Monday 01 Jul
Updated Monday 01 Jul 11:05
Interviews

Fornals vows to bring Euro-winning form to West Ham United

Pablo Fornals celebrates winning the European U21 Championship final


Pablo Fornals is aiming to take his UEFA European U21 Championship winning form into his debut season in a West Ham United shirt.

The attacking midfielder, who has joined the Hammers from La Liga side Villarreal, inspired Spain to glory with a series of eye-catching performances, scoring two goals and assisting a third as La Rioja defeated Belgium, Poland, France and Germany to win the trophy.

As it has been throughout his relatively short but successful career, Fornals’ game was based on a combination of defence-splitting passes, forceful dribbles and an ability to draw opposition players and create space for his teammates.

Reflecting on his displays in Italy, and those in a Villarreal and Malaga shirt over the previous four seasons and, looking ahead to his first campaign in the Premier League, the 23-year-old is prepared to adopt the same risk-and-reward approach to inspire the Irons.

Report: Pablo Fornals' Spain win European U21 Championship

“I’m concerned about not losing balls and trying to make my teammates’ work easy as much as possible, but I don’t think the right option is always the easy one,” he told Spanish newspaper El Pais.

“Every second that you spend with the ball, the closer the pressure on you becomes and the freer your teammates are. You play football to look for weaknesses and spaces. If I have two opponents with me there will always be a teammate who is alone and free.”

 

Pablo Fornals in action in the UEFA European U21 Championship final against Germany
Pablo Fornals in action in the UEFA European U21 Championship final against Germany

 

Fornals earned a reputation for his outstanding technical ability and willingness to run at defences during his time in La Liga, where he flourished playing alongside the outstanding Spain international Santi Cazorla at Villarreal.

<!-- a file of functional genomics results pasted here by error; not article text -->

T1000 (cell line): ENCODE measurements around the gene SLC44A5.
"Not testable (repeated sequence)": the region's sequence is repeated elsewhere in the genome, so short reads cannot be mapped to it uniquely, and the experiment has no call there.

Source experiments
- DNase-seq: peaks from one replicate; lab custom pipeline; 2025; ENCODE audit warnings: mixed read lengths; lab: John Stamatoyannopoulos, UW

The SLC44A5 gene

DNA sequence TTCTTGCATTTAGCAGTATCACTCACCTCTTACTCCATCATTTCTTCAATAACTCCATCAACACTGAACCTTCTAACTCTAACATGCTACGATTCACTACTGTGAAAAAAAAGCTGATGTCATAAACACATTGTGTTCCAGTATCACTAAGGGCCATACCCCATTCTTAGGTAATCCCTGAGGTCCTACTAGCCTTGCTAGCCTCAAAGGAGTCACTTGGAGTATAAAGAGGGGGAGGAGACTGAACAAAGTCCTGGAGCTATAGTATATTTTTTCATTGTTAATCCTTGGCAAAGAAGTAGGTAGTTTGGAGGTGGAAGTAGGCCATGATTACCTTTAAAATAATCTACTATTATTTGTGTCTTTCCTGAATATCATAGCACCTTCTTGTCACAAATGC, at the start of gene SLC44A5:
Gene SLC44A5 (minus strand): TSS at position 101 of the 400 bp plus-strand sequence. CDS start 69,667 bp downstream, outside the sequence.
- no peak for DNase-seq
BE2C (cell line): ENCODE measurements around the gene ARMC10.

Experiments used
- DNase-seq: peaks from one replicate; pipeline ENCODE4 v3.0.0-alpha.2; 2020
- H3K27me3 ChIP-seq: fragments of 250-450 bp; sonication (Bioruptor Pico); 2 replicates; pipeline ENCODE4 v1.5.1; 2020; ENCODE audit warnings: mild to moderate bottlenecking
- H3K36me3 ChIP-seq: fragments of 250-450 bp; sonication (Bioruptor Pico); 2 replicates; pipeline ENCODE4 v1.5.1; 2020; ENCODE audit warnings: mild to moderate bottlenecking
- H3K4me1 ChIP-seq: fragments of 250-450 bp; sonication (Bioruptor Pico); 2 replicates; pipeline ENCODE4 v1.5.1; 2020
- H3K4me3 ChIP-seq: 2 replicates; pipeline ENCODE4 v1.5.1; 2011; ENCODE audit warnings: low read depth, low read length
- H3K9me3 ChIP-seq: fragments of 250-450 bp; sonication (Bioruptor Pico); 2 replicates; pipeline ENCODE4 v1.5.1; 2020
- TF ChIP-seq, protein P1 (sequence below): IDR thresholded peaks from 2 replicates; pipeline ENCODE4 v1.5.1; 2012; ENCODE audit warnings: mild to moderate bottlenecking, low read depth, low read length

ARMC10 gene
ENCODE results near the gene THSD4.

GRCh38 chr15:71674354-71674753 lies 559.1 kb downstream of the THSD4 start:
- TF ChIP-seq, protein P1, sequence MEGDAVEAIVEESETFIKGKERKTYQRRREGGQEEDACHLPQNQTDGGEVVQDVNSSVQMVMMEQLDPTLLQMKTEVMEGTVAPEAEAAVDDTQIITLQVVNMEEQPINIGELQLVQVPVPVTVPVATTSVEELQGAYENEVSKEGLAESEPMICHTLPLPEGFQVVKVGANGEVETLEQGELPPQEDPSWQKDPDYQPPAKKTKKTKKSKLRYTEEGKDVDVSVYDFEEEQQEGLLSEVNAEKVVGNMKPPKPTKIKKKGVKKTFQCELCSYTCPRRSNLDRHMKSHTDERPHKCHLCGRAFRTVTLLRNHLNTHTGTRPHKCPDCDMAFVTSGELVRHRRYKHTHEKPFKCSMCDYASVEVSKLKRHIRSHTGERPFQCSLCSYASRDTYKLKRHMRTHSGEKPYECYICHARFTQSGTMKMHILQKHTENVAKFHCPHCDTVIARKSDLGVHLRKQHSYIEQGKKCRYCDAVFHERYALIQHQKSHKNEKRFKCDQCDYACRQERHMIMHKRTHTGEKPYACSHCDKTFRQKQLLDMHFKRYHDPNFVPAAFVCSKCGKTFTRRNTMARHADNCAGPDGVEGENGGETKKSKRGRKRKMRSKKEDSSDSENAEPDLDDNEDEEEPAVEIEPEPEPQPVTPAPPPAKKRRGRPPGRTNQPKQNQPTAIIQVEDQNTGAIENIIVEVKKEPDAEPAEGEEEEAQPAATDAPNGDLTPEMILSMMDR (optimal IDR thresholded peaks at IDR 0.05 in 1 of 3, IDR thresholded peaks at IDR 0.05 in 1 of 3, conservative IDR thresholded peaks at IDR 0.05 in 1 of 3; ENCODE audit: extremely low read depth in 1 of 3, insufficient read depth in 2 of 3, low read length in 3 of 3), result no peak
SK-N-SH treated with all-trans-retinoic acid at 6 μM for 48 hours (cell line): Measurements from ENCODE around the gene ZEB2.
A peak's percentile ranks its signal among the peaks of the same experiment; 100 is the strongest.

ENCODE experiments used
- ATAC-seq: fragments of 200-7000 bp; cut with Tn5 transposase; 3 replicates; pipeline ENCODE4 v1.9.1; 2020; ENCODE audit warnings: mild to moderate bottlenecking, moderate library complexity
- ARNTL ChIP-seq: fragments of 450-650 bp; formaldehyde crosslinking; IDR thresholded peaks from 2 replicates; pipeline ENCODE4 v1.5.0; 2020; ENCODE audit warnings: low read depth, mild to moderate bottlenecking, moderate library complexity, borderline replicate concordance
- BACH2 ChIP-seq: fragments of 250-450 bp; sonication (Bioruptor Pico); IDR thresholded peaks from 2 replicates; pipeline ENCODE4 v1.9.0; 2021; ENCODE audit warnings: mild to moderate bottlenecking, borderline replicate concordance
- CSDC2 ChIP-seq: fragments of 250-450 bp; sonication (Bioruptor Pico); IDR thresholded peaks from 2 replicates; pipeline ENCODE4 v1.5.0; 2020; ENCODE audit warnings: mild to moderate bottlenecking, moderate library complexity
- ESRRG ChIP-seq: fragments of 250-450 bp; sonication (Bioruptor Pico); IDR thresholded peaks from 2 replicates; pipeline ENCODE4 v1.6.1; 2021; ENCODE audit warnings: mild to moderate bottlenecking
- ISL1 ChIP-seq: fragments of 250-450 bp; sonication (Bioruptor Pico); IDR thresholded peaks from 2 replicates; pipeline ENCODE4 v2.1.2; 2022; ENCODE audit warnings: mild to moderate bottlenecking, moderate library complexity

The new boy revealed that he has watched the former Arsenal star closely and looked to add the same speed of thought, movement and action to his own game, with seemingly productive results.

“Sometimes I run with the ball more, sometimes less,” he continued. “I try not to lose a lot of balls because if you don’t have the ball you run more, the game goes crazy and you will start to suffer.”

“When you risk losing the ball in between the opponents’ defensive lines, it’s so they come to pressure you. You do it to help the team. If it goes well, you release your teammate because you have many rivals nearby and the teammate who receives your pass is usually alone. “

“It’s the way I always had to play. When you learn to be in contact with the ball from a young age you learn to move a lot. Sometimes I get into places where it is difficult to control and turn, so I try to make things fast and easy, like Cazorla, only he naturally plays the same with both feet, I do not have that, I try to compensate with other things.

“Every time I have less bad thoughts [when I play]. Before, I mulled over and over about things, now I try to enjoy things more than stewing on it when something bad happens. Nobody likes to make mistakes and even less when your mistake can affect your teammates.”